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Ethical considerations of conducting ethnographic research in visually impaired communities

By Simon Hayhoe and Azizah Rajab

Abstract

This paper investigates the ethical difficulties in constructing a research methodology with which to study blind and visually impaired communities. The motivation for the study was the lack of ethnographic research into disabled communities. This paper includes a case study of an ethnographic investigation conducted by the author during 1993-95 into the arts education of a disabled community mostly composed of congenitally and early blind adults at Leicester University and of a wholly blind and visually impaired community within arts summer schools at Bristol University. The investigation in Leicester was mainly conducted in an arts studio connected to the university's Students' Union and a music studio in the university's arts tower. In contrast the investigation in Bristol was mainly conducted on field visits to museums, old houses and hill forts. The methods used in this case study is student centred ethnomethodology, and used participant and non-participant observation, interviews and audio taped reports by the students themselves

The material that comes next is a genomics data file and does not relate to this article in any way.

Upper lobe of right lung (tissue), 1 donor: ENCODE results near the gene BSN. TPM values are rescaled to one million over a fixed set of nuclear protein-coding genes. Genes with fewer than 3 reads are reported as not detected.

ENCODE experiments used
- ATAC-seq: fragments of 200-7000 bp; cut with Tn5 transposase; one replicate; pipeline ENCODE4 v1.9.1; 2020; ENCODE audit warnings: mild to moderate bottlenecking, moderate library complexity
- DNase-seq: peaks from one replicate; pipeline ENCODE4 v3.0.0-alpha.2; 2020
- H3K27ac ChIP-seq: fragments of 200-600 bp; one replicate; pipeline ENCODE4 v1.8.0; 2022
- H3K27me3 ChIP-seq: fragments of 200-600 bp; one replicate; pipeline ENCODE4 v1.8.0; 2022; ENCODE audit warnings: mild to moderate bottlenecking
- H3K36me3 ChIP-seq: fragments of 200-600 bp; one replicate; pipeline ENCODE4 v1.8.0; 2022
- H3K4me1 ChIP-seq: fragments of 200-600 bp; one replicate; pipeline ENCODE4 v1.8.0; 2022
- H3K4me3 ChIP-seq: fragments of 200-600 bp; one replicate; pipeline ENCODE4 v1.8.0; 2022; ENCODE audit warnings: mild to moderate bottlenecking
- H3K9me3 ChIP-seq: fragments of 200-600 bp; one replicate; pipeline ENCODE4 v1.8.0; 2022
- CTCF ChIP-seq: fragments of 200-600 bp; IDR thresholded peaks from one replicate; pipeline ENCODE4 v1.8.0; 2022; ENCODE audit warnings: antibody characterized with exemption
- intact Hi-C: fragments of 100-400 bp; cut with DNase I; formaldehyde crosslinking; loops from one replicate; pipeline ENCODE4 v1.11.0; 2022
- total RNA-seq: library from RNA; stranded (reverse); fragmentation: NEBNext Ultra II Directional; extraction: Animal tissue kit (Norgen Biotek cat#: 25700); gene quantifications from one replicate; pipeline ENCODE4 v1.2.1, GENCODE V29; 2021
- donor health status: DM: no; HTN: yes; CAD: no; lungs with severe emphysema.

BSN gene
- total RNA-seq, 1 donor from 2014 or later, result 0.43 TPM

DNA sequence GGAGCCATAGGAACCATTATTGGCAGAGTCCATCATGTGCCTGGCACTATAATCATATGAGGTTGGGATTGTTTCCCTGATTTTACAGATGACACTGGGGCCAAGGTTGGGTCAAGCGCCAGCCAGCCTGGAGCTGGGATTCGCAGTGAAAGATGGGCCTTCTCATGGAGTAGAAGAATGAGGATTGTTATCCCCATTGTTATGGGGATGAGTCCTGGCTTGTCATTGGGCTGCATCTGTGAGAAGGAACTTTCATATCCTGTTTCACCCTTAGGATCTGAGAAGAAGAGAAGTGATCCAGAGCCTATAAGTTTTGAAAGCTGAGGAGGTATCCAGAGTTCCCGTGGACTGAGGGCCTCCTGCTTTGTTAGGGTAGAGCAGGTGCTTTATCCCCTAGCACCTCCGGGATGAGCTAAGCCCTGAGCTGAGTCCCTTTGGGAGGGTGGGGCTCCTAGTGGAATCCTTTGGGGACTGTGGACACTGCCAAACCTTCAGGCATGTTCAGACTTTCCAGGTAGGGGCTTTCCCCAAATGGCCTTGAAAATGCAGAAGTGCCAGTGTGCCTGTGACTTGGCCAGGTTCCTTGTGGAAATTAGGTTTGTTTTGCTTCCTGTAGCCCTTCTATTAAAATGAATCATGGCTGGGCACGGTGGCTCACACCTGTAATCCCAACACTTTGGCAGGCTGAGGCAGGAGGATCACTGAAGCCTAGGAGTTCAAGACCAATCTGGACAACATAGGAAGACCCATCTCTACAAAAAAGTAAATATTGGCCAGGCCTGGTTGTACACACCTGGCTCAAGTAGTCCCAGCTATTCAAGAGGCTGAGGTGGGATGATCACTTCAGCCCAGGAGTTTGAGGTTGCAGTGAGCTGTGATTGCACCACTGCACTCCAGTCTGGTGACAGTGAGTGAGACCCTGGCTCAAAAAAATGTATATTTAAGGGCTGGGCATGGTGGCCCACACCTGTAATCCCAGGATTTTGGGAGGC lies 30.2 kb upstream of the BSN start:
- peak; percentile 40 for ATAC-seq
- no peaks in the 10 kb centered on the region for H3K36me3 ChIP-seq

Topics: BJ Ethics, H Social Sciences (General), HV Social pathology. Social and public welfare. Criminology
Publisher: Oxford University?
Year: 2000
OAI identifier: oai:eprints.lse.ac.uk:29526
Provided by: LSE Research Online
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